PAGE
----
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This Week in Apple History
by Owen Linzmayer
& Bryan Chaffin

February 22-29: Happy Birthday Steve, Goodbey Newton & Don Crabb
March 1st, 2004

What do rock stars do when they get old? If you're David Bowie, you just keep getting better and better, and perhaps invent YAP (Yet Another Persona). If you're Mick Jagger, you look and act pretty much the same as you did 20-40 years ago, but with a "Sir" in front of your name.

If you're Paul McCartney, also a "Sir" these days, you start suing people and/or companies that vaguely threaten you, thus proving that you are actually part of the same machine you used to mock when you were young and cool.

Speaking of Apple, Steve Jobs is, for all intents and purposes, a rock star in the tech world, or rather, the tech world's equivalent of a rock star; and, he is aging. Can it really be 49 years ago last week that he was born? Happy (belated) Birthday, Mr. Jobs!

Also last week in Apple History, it was last week in 1981 that Apple laid off 40 employees. That day became known as "Black Wednesday."

Another black day in Apple history happened last week in 1998, when Steve Jobs ordered the Newton be discontinued. That was a black day indeed, and many still wish Apple would reenter the PDA market.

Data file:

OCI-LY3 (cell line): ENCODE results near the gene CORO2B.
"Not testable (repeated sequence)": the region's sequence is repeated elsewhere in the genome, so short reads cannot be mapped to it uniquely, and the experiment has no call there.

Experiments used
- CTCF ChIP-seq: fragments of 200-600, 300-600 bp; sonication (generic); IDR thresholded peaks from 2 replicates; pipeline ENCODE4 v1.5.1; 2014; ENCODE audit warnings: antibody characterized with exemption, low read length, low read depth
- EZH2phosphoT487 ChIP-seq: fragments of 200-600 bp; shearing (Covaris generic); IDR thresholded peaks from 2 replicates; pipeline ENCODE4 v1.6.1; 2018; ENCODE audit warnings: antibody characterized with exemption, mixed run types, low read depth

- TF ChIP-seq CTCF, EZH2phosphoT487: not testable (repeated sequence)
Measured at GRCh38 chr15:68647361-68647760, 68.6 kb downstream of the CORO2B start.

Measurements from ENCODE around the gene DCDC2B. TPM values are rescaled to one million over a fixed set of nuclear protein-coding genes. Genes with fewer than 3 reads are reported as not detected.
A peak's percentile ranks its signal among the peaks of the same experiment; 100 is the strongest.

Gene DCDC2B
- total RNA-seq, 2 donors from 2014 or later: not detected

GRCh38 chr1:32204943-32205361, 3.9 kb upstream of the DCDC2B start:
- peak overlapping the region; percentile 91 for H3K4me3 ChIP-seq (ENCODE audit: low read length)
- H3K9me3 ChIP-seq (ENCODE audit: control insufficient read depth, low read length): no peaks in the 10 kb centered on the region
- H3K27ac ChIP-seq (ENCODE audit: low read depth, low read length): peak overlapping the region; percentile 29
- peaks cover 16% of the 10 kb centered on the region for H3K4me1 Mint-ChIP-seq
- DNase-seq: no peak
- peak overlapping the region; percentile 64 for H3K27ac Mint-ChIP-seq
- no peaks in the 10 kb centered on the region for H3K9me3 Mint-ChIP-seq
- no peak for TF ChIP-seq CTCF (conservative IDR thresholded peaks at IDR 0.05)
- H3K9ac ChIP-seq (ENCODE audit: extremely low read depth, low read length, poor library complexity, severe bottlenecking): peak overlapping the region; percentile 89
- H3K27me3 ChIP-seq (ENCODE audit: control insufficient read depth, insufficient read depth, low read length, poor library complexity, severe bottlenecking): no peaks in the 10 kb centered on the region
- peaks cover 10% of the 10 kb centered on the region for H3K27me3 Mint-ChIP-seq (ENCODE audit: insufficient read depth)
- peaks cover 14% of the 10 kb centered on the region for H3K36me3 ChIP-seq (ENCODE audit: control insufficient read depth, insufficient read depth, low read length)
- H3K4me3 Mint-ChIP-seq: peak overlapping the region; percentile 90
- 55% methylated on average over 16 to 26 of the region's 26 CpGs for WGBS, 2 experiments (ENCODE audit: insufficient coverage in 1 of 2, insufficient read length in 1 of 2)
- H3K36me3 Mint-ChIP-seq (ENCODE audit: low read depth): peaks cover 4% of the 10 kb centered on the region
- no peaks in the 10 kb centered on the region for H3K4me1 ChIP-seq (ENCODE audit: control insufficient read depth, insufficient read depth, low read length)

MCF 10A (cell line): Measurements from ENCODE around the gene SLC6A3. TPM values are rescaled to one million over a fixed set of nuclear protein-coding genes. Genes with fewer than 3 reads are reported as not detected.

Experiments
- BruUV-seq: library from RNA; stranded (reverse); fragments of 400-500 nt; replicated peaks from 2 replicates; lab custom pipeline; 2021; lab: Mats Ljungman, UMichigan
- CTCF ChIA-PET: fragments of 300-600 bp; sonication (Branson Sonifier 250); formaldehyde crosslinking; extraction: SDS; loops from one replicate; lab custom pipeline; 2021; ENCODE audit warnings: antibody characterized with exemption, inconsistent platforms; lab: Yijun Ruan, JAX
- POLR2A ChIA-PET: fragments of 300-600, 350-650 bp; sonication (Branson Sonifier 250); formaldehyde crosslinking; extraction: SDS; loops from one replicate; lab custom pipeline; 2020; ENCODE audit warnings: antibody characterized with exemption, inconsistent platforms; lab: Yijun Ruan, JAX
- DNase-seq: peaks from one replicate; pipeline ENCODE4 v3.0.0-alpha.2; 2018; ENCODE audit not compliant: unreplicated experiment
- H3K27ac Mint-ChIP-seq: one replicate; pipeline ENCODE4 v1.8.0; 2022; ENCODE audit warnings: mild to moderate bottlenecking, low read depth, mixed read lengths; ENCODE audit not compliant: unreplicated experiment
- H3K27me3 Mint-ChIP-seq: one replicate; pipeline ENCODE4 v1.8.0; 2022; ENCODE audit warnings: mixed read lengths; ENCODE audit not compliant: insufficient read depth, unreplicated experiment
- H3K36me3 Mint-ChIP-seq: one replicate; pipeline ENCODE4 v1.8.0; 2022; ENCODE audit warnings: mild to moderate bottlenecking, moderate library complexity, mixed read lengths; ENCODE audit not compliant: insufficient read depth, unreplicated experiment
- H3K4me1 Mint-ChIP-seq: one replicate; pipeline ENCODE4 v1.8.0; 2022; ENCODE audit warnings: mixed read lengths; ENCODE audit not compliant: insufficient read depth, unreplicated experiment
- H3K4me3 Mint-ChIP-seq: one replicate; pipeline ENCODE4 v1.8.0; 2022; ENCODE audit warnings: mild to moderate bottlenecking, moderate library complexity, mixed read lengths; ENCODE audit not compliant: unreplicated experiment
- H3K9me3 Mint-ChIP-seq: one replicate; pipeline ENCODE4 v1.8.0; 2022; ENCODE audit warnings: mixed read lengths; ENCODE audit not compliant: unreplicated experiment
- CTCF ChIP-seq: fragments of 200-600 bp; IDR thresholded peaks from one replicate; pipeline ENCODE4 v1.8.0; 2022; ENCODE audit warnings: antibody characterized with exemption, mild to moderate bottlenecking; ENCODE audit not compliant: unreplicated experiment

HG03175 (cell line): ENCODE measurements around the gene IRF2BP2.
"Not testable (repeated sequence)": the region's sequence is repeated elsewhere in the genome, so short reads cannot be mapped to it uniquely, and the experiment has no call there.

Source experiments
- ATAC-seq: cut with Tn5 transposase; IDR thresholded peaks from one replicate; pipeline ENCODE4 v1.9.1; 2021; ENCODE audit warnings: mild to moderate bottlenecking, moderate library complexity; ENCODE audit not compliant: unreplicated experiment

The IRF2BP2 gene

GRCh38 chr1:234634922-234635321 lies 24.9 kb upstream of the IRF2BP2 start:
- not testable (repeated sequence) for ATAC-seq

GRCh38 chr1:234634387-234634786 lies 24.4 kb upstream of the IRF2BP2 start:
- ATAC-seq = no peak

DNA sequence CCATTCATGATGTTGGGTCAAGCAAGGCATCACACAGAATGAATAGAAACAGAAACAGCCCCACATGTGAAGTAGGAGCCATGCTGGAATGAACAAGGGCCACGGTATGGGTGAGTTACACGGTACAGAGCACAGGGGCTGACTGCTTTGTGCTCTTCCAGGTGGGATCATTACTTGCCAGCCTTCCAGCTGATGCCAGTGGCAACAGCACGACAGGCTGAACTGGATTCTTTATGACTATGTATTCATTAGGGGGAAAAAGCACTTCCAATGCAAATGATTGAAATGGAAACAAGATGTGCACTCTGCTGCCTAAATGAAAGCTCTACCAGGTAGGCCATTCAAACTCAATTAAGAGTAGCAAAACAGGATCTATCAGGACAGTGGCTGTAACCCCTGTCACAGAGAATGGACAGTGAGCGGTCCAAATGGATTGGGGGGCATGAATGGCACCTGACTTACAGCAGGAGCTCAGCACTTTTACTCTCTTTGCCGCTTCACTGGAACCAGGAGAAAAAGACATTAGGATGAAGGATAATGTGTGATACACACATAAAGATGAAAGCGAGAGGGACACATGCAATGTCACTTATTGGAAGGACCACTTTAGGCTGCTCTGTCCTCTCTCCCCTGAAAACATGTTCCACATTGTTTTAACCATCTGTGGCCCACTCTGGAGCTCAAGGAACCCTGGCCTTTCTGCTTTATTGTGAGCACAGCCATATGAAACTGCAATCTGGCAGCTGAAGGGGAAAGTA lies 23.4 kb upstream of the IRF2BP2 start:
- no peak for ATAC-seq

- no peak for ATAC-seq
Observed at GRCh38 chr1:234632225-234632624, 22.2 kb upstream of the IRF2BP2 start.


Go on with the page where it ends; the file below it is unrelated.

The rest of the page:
In yet another sad day in Apple history, it was last week in 2000 that long time Mac writer and personality Don Crabb passed away.

Last week in Apple History:

February 22-29

1955: Steven Paul Jobs is born, then adopted by Paul and Clara Jobs of San Francisco.

1981: Apple lays off 40 of 1,500 employees on "Black Wednesday," a highly-unpopular move that led to the removal of Mike Scott as president.

1998: With Steve Jobs at the helm, Apple discontinues Newton development. Although it had created the personal digital assistant (PDA) market, the Newton's installed base never exceeded an estimated 300,000 units.

1999: Former Apple CEO Gil Amelio joins the board of directors of

2000: Long time Apple writer and personality Don Crabb passes away. His obituary in long-time home the Chicago Sun-Times is penned by famed film critic Roger Ebert.

is the author of Apple Confidential 2.0: The Definitive History of the World’s Most Colorful Company, published by No Starch Press earlier this year (US$13.97 - Amazon).

is the editor of The Mac Observer, and was egged on, in-part, in his obsession with the Mac by Owen's first book, The Mac Bathroom Reader.

You can send your comments directly to Owen and Bryan, or you can also post your comments below.

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